“I’ll surprise him!” murmured Nella-Rose, with the dimples in full play at the corners of her mouth; “old Jim White can’t keep me away. I’ll watch out—it’s just for a minute; I’ll be back by sundown; it will be only to say ‘how-de?’”
Something argued with the girl as she ran on—something quite new and uncontrolled. Heretofore no law but that of the wilds had entered into her calculations. To get what she could of happiness and life—to make as little fuss as possible—that had been her code; but now, the same restraint that had held Marg from going to the Hollow awhile back, when she thought that, with night, Burke Lawson might disclose his whereabouts, held Nella-Rose! So insistent was the rising argument that it angered the girl. “Why? Why?” her longings and desires cried. “Because! Because!” was the stern response, and the woman in Nella-Rose thrilled and throbbed and trembled, while the girlish spirit pleaded for the excitement of joy and sweetness that was making the grim stretches of her narrow existence radiant and full of meaning.
On she went doggedly. The dimples disappeared; the mouth fell into the pathetic, drooping lines that by and by, unless something saved Nella-Rose, would become permanent and mark her as a hill-woman—one to whom soul visions were denied.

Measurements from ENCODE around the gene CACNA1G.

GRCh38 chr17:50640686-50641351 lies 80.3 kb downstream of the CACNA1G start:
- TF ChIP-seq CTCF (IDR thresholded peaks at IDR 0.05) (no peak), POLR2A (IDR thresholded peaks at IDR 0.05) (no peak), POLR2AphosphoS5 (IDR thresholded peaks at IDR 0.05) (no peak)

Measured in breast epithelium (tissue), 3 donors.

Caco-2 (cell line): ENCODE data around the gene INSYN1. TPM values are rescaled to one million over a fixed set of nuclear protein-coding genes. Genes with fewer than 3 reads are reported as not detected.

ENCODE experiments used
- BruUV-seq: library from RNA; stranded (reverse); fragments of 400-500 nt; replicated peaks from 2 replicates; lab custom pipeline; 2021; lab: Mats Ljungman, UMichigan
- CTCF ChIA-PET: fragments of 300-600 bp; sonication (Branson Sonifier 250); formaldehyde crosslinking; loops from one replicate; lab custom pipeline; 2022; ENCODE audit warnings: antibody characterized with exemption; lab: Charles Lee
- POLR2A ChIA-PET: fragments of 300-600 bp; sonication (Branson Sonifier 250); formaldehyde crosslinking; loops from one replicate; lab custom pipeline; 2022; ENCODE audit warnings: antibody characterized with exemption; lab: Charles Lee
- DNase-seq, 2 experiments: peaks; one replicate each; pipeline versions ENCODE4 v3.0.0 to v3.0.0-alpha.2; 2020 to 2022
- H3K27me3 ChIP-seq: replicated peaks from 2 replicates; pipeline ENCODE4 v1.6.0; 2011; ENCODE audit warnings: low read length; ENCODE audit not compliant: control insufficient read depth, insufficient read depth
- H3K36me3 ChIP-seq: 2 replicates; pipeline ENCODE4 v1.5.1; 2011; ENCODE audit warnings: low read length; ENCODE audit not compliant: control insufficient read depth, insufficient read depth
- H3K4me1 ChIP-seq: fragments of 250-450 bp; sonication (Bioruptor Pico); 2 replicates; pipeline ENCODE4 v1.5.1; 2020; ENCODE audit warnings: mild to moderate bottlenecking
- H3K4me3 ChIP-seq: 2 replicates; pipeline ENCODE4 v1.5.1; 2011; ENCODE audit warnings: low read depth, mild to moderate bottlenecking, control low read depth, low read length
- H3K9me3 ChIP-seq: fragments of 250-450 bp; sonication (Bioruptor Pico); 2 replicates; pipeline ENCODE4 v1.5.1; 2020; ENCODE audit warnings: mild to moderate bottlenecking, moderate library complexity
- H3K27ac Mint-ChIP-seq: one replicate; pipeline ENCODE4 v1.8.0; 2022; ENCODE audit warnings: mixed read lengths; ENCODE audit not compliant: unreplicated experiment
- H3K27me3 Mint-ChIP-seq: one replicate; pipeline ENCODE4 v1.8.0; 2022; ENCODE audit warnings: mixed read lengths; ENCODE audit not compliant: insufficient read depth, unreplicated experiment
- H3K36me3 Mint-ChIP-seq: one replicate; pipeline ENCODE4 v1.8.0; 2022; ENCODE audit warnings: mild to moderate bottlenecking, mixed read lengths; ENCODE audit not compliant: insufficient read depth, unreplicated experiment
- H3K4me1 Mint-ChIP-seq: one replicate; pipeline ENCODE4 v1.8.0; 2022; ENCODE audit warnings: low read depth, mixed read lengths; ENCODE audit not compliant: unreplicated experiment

Wisdom had all but conquered Nella-Rose’s folly when she came in sight of Calvin Merrivale’s store. But—who knows?—perhaps the girl’s story had been written long since, and she was not entirely free. Be that as it may, she paused, for no reason whatever as far as she could tell, and carefully took one dozen eggs from the basket and hid them under some bushes by the road! Having done this she went forward so blithely and lightly that one might have thought her load had been considerably eased. She appeared before Calvin Merrivale, presently, like a refreshing apparition from vacancy. It was high noon and Merrivale was dozing in a chair by the rusty stove, in which a fire, prepared against the evening chill, was already burning.
“How-de, Mister Merrivale?” Calvin sprang to his feet.
“If it ain’t lil’ Nella-Rose. How’se you-all?”
“Right smart. I’ve brought you three dozen eggs and ten pounds of pork.” Nella-Rose almost said po’k—not quite! “And you must be mighty generous with me when you weigh out—let me see!—oh, yes, pepper, salt, and sugar.”
“I’ll lay a siftin’ more in the scale, Nella-Rose, on ‘count o’ yo’ enjoyin’ ways. But I can’t make this out”—he was counting the eggs—“yo’ said three dozen aigs?”
“Three dozen, and ten pounds of pork!” This very firmly.
Merrivale counted again and as he did so Nella-Rose remembered! The red came to her face—the tears to her ashamed eyes.
“Stop!” she said softly, going close to the old man. “I forgot. I took one dozen out!”